Bought vaccination certificates: Ukraine is planning a “corona amnesty”

Purchased vaccination certificates
Ukraine is planning a “corona amnesty”

By Denis Trubetskoy, Kiev

Ukraine has a problem: some owners of falsified vaccination certificates want to be vaccinated after all. Because their wrong data is recorded centrally, there should be an amnesty for them.

Not only does Ukraine have one of the lowest vaccination rates in Europe, with only 21 percent of those fully vaccinated. According to estimates by Oleg Ruban, head of the consumer protection organization in Kiev, up to ten percent of vaccination records in the Ukrainian capital could be falsified. A recent survey by the Ukrainian Future Institute is also sounding the alarm: According to this, around ten percent of Ukrainians say that they know someone who has bought a Covid certificate.

In fact, hardly anyone can verify that. Because in Ukraine, the data of the vaccinated are collected in a digital database that is linked to a state service app. The app now even replaces the passport or driver’s license. If a doctor enters the falsified data in the system, the person is now considered vaccinated and receives a QR code via the app, among other things.

Such a code has been needed since the introduction of the 3G-like rules in Kiev and most of the Ukrainian regions. Both supply and demand increased accordingly. An indication of the authenticity of the problem: While a fake vaccination certificate in anonymous Telegram channels cost more than the equivalent of 200 euros months ago, prices have now fallen below 100 euros. And because in the Ukraine mainly vaccines from Biontech and Moderna are inoculated, it is about vaccination certificates that are also accepted in the European Union. This means that the EU cannot be sure that travelers from Ukraine are really vaccinated, even if everything looks like it.

The Ukrainian Ministry of Health sees another problem, which from Kiev’s point of view is much more acute. Similar to Russia, Ukraine is experiencing its worst corona wave to date, with between 700 and 800 deaths every day, even if it has flattened out a little since last week. Ukrainian doctors report several cases in which formally vaccinated people admitted upon admission to hospital that their evidence was actually a fake. “Their relatives and friends watch such situations and already want to be vaccinated,” said Serhiy Dubrov, President of the Association of Anesthetists of Ukraine, the broadcaster RBC. “I personally know stories of people wanting to be vaccinated but not being able to do so because they are already in the database.”

In Russia, similar problems are solved privately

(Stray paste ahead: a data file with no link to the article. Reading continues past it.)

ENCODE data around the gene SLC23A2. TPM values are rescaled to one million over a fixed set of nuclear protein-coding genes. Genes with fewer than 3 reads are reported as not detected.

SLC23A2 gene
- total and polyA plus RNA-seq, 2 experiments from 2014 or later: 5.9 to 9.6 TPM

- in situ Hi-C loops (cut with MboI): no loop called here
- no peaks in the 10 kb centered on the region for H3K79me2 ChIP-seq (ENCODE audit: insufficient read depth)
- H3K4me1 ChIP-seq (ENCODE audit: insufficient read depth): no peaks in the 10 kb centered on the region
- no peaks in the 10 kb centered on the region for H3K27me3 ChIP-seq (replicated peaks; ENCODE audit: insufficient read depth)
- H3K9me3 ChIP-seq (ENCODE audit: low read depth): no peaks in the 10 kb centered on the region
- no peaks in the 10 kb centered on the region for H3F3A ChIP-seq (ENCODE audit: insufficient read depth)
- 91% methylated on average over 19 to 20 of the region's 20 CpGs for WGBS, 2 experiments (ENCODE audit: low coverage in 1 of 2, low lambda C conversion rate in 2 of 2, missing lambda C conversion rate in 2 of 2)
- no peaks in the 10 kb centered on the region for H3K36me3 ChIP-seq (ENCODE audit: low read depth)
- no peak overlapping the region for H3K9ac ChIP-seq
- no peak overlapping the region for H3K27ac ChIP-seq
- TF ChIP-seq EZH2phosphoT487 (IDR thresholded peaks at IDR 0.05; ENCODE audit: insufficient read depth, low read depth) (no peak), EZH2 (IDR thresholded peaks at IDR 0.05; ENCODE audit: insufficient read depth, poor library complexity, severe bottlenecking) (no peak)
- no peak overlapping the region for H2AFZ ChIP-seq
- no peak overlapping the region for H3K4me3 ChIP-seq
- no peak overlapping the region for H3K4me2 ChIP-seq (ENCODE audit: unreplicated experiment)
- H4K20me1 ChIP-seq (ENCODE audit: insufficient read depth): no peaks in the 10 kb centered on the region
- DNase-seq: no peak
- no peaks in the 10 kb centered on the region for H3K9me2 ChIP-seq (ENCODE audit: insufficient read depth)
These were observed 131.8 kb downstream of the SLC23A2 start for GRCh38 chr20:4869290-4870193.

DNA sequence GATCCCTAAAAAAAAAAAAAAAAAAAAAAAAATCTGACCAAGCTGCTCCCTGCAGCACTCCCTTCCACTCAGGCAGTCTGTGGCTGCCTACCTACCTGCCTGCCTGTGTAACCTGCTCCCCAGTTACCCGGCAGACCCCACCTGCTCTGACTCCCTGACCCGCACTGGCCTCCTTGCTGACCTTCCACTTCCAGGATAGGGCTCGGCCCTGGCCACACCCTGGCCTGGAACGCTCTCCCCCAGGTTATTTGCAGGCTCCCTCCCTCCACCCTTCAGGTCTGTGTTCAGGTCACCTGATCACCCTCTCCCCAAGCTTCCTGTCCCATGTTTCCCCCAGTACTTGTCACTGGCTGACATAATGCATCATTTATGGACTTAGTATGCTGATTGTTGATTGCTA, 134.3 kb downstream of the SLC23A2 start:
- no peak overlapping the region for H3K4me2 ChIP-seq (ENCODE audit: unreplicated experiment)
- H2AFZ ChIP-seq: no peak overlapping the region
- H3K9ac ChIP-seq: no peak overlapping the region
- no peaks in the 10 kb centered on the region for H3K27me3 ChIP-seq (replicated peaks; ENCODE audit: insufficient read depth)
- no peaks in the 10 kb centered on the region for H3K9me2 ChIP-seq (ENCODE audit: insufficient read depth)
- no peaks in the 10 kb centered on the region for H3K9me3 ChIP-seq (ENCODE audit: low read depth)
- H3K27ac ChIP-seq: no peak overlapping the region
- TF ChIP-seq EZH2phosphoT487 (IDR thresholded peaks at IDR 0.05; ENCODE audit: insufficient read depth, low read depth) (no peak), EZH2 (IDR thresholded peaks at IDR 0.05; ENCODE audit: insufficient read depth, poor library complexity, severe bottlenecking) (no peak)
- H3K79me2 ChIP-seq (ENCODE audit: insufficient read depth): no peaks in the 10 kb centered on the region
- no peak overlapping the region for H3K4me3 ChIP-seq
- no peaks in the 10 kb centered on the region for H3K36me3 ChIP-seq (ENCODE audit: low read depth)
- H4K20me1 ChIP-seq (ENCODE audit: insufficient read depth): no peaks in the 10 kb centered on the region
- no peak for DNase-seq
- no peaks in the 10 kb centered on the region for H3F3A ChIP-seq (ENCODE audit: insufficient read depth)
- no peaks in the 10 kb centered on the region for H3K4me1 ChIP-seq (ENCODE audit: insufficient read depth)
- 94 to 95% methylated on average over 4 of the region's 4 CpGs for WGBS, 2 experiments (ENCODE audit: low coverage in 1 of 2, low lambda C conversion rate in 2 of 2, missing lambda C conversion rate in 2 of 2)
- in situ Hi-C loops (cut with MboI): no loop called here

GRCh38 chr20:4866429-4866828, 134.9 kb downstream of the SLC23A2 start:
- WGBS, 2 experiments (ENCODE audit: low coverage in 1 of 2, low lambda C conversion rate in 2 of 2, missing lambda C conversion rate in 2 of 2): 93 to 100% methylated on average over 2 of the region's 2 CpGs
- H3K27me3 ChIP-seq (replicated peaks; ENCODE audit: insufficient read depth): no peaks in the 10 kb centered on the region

That is why Health Minister Viktor Lyaschko has announced a “Covid amnesty”: “We are aware of the problem. We are working on making it possible for such people to be vaccinated quickly”. According to the ministry, the proposed mechanism should look like this: the owner of the fake vaccination certificate first contacts his doctor, tells him about the fake and tells him where he bought the certificate. Then he gets a real vaccination. The doctor must pass the information on to the police, who will then initiate an investigation.

A doctor who has entered data about a non-existent vaccination into the system is currently at risk of up to two years of community service. For the user of the falsified certificate, on the other hand, up to two years’ imprisonment can be incurred. The Ukrainian parliament should increase the penalties in both cases.

It is still unclear how far the “Covid amnesty” extends. The Ukrainian police insist that no penalty can be imposed only if a certificate has not been used. How to determine this is also not entirely clear. Because although the scanning of a QR code leaves a digital footprint, the certificates are rarely scanned by the police – the staff of restaurants and other facilities usually do not scan the codes.

There is a similar problem in Russia, whose Sputnik V vaccine and thus also the Russian Covid certificates are not recognized by Germany. As the Russian edition of Forbes magazine reports, more and more people in Moscow with falsified vaccination certificates are reporting to private clinics in order to be vaccinated. The data of these persons will not be changed. Their QR codes, for example, continue to show the time and vaccine of the fake vaccination. The business newspaper “Kommersant” had already written in November about a database of around 500,000 Russian citizens circulating on the Darknet who had allegedly bought a fake vaccination certificate or a fake PCR test. However, the authenticity of the database remained unclear.

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